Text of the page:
I started with one ships passenger list and some historical articles I wrote about Huguenots, Walloons, Loyalists and Palatines. That  ship's list was so popular and I received so many requests for more that I began hunting for others. Now Olive Tree Genealogy has over 1,500 ships lists online. And they're all free.

What am I up to now? Well I'm busy with writing my books and maintaining my blogs and websites as well as my personal genealogy research of course. Here's a list of my main blogs and websites.

Blogs

Olive Tree Genealogy
Ask Olive Tree
Ancestors At Rest
Past Voices: Letters Home
The Paper Trail
Antique Hunter
Ollie's Yummy in Your Tummy
 
 
Websites    
 Olive Tree Genealogy
Naturalization Records
Ancestors At Rest
All Census Records
The Genealogy Spot
Olive Tree Extras
Past Voices
The Great War
Canadian Military Heritage Project

Writing genealogy and history books also keeps me pretty busy!  You can read a bit more about me if you are interested, or see some of the early versions of Olive Tree Genealogy at http://www.olivetreegenealogy.com/olive-tree-genealogy-history.shtml


February 26, 2015

Rare Inscribed Roman Tombstone with Skeleton Found

Rare Inscribed Roman Tombstone with Skeleton Found
I find these stories fascinating and love to share them with my readers. An ancient and rare Roman tombstone with a skeleton under it has been found in a Roman cemetery in Cirencester

The carved tombstone reads  D.M. BODICACIA CONIUNX VIXIT ANNO S XXVII which translates to read In memory of Bodicia. Wife. Lived 27 years

Cotswold archaeologists believe that the skull found under the stone is that of Bodica.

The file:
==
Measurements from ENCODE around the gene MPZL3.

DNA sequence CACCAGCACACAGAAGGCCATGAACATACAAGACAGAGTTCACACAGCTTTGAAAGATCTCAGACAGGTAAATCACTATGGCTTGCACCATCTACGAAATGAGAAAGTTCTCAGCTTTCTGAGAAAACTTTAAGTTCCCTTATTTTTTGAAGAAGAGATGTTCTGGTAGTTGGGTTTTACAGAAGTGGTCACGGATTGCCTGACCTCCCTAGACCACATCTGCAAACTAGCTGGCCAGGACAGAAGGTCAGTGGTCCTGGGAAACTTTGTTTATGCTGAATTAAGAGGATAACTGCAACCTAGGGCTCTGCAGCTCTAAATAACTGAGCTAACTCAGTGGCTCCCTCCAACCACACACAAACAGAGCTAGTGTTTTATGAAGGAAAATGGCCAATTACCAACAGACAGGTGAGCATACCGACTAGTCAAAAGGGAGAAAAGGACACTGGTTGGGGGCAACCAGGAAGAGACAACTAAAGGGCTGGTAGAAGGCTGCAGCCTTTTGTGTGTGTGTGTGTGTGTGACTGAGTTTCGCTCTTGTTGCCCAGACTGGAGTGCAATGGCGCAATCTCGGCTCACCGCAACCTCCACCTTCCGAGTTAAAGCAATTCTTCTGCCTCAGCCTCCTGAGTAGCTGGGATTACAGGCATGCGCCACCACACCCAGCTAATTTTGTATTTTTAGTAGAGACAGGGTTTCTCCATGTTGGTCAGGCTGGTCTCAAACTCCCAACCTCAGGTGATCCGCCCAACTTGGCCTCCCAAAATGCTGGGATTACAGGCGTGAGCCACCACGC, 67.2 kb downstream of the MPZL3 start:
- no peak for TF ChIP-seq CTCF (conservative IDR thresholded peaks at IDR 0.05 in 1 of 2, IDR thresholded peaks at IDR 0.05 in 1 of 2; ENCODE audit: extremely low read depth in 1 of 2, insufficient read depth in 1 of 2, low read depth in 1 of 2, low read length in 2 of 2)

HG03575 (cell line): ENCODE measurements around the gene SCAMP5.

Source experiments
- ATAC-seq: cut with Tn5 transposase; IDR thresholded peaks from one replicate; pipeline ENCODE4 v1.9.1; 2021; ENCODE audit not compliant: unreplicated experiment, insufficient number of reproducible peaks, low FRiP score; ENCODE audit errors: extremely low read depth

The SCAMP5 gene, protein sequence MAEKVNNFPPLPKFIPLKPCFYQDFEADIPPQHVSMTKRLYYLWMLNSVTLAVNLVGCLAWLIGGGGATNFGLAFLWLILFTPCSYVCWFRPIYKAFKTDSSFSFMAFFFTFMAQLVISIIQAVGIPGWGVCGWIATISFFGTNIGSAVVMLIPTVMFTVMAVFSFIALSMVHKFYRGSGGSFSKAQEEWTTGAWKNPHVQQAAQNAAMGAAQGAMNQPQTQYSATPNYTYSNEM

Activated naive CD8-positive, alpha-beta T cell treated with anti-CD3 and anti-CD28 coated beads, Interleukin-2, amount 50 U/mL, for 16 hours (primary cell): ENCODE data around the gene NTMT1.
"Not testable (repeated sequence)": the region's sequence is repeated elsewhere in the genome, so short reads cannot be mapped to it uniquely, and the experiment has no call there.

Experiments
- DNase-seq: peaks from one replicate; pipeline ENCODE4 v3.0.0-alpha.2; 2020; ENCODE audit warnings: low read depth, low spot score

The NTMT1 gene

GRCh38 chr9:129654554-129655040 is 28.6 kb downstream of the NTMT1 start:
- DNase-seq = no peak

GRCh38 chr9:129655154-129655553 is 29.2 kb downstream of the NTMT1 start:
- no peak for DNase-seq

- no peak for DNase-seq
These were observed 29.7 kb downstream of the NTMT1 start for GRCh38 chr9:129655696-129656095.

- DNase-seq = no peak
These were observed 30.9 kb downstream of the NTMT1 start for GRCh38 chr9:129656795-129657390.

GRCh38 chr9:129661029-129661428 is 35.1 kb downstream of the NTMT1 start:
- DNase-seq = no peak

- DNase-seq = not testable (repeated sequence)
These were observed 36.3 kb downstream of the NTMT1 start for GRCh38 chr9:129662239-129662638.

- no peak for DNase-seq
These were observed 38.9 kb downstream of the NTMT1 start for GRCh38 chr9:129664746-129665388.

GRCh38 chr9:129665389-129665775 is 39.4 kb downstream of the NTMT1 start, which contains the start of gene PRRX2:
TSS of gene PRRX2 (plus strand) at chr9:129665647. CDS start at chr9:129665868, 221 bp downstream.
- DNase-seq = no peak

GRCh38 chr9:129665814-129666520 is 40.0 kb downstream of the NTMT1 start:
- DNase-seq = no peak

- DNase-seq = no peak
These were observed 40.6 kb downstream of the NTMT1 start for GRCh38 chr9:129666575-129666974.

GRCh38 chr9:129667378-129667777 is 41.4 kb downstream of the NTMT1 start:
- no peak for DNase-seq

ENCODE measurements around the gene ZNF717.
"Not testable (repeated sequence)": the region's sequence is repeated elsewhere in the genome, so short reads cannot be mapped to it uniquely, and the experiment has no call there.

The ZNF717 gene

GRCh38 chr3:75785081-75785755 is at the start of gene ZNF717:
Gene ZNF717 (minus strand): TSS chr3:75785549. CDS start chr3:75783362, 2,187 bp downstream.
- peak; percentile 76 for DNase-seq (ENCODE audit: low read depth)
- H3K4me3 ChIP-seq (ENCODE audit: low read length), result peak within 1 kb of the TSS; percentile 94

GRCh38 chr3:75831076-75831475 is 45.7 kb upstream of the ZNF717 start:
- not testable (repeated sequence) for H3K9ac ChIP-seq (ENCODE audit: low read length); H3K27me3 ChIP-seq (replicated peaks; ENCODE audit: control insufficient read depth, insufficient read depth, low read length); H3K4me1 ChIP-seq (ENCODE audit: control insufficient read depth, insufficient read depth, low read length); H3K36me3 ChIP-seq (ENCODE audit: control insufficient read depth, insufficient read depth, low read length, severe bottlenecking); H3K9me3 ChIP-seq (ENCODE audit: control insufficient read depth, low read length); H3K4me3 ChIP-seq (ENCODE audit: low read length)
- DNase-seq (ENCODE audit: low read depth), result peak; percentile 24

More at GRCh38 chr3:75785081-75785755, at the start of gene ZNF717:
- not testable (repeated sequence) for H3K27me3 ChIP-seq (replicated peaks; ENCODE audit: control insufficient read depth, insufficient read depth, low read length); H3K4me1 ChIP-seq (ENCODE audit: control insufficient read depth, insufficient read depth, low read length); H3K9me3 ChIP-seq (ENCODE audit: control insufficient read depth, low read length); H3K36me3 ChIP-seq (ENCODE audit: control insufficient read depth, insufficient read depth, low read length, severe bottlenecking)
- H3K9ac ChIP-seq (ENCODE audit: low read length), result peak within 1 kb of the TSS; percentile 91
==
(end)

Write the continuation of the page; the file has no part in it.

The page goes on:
Continue reading, and see the photographs at  'Incredibly rare' Roman tombstone found complete with human remains of a woman named 'Bodica'

Credits: Image from http://www.cotswoldarchaeology.co.uk/
In memory of Bodicia. Wife. Lived 27 years
 

February 25, 2015

Introducing Ken McKinlay, Professional Genealogist

Introducing Ken McKinlay, Professional Genealogist
Ken McKinlay is an Ottawa Ontario based genealogist. Olive Tree Genealogy recently interviewed Ken so that I could introduce him to my readers. 

I've seen Ken's meticulous research on various Facebook groups and am very impressed with his research skills and citing of his sources. Read on for my questions and Ken's responses:

How and when did you become involved in the field of genealogy?

I first became involved in genealogy and family history due to my curiosity. I had always heard stories that a branch of the family was descended from Loyalists, another branch came to North America on the Mayflower, and yet another branch came to Scotland from Ireland. I wanted to find the truth behind each of these family tales. Amazingly enough those stories have all turned out to be true. I have been able to document that I am a descendant of Lt. Caleb Howe of the Queen’s Rangers (I have three or four other Loyalist lines I’m working on too), I can trace one of my lines to Elizabeth Tilley of the Mayflower (I’m also looking at a possible Brewster connection), and the McKinlay family that settled in Thornliebank, Scotland did come from Londonderry, Ireland around the late 1830s.

What is your main genealogical focus?